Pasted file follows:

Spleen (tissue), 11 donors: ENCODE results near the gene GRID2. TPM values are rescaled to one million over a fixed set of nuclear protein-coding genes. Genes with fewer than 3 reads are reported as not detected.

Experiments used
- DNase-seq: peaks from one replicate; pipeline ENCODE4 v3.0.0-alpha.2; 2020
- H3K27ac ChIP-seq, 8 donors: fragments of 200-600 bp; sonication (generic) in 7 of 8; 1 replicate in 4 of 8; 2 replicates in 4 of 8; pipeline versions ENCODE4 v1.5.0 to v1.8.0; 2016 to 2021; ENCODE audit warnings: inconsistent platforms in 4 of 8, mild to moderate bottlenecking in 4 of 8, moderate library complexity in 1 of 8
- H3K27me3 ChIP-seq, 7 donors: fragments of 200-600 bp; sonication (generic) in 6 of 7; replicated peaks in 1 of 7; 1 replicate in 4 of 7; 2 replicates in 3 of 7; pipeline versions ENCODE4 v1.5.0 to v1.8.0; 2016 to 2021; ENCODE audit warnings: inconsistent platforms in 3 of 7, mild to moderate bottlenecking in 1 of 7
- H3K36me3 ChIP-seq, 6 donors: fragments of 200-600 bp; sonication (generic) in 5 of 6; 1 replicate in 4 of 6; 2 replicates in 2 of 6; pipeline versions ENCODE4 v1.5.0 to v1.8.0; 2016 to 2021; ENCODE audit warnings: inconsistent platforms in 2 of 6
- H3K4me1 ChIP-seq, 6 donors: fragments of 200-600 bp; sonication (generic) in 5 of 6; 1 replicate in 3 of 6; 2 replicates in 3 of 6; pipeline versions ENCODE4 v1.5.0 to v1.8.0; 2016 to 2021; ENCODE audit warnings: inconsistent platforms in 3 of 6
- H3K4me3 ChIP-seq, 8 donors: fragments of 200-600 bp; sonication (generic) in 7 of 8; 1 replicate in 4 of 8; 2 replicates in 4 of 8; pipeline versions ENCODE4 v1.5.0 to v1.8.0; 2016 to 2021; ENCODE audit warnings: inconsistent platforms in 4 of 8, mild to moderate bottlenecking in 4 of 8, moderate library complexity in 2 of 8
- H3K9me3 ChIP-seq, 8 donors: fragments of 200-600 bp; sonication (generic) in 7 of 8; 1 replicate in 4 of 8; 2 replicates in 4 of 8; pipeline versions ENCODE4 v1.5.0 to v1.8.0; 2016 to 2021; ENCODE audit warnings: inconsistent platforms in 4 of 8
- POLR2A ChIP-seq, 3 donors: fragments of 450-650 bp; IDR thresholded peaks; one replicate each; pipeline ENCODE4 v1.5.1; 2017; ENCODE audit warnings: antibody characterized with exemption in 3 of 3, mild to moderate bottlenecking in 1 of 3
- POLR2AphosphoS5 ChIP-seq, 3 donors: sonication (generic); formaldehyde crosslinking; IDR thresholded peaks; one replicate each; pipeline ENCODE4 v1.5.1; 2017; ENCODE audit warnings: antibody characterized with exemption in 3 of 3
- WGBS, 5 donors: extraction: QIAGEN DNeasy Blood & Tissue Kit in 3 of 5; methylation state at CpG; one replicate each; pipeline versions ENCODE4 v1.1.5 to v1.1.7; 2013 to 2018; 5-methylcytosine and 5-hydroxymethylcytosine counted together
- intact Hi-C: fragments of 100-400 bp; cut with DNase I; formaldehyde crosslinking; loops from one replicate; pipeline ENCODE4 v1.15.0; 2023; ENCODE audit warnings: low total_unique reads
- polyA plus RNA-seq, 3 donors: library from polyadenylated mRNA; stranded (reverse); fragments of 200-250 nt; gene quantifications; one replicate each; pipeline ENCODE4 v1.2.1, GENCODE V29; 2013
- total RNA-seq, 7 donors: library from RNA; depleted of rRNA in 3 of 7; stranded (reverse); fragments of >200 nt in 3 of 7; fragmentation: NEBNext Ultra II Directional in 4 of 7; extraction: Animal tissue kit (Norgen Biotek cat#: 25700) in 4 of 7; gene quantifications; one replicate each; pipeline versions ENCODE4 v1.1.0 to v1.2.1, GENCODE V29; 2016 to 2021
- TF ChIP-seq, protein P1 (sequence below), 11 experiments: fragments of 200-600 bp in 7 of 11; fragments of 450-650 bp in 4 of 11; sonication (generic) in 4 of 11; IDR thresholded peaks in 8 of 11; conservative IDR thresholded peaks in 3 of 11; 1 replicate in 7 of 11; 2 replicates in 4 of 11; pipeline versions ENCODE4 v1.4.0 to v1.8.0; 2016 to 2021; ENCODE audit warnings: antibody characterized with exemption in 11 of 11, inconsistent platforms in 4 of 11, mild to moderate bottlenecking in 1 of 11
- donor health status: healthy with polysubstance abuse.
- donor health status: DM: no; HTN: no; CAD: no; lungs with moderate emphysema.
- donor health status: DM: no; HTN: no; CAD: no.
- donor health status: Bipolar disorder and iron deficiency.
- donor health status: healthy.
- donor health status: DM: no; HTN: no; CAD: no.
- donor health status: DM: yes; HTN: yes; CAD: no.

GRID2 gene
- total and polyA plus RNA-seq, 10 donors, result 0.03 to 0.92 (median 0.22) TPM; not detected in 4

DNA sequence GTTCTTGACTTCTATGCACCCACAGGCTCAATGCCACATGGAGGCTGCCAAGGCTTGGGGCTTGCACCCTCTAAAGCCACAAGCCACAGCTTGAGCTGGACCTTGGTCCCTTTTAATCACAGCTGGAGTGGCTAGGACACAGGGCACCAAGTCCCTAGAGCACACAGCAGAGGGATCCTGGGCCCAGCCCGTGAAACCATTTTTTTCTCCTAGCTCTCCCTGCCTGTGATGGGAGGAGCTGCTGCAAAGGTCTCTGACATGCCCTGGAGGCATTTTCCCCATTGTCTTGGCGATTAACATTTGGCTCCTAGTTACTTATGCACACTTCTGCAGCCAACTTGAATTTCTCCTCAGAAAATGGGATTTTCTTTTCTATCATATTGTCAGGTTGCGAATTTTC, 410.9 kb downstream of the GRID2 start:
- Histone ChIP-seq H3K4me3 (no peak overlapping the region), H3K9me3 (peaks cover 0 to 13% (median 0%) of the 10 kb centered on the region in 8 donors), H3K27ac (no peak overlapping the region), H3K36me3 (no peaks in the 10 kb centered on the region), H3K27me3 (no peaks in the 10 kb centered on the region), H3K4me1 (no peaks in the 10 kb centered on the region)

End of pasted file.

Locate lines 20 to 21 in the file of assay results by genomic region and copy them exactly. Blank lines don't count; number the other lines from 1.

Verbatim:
- donor health status: Bipolar disorder and iron deficiency.
- donor health status: healthy.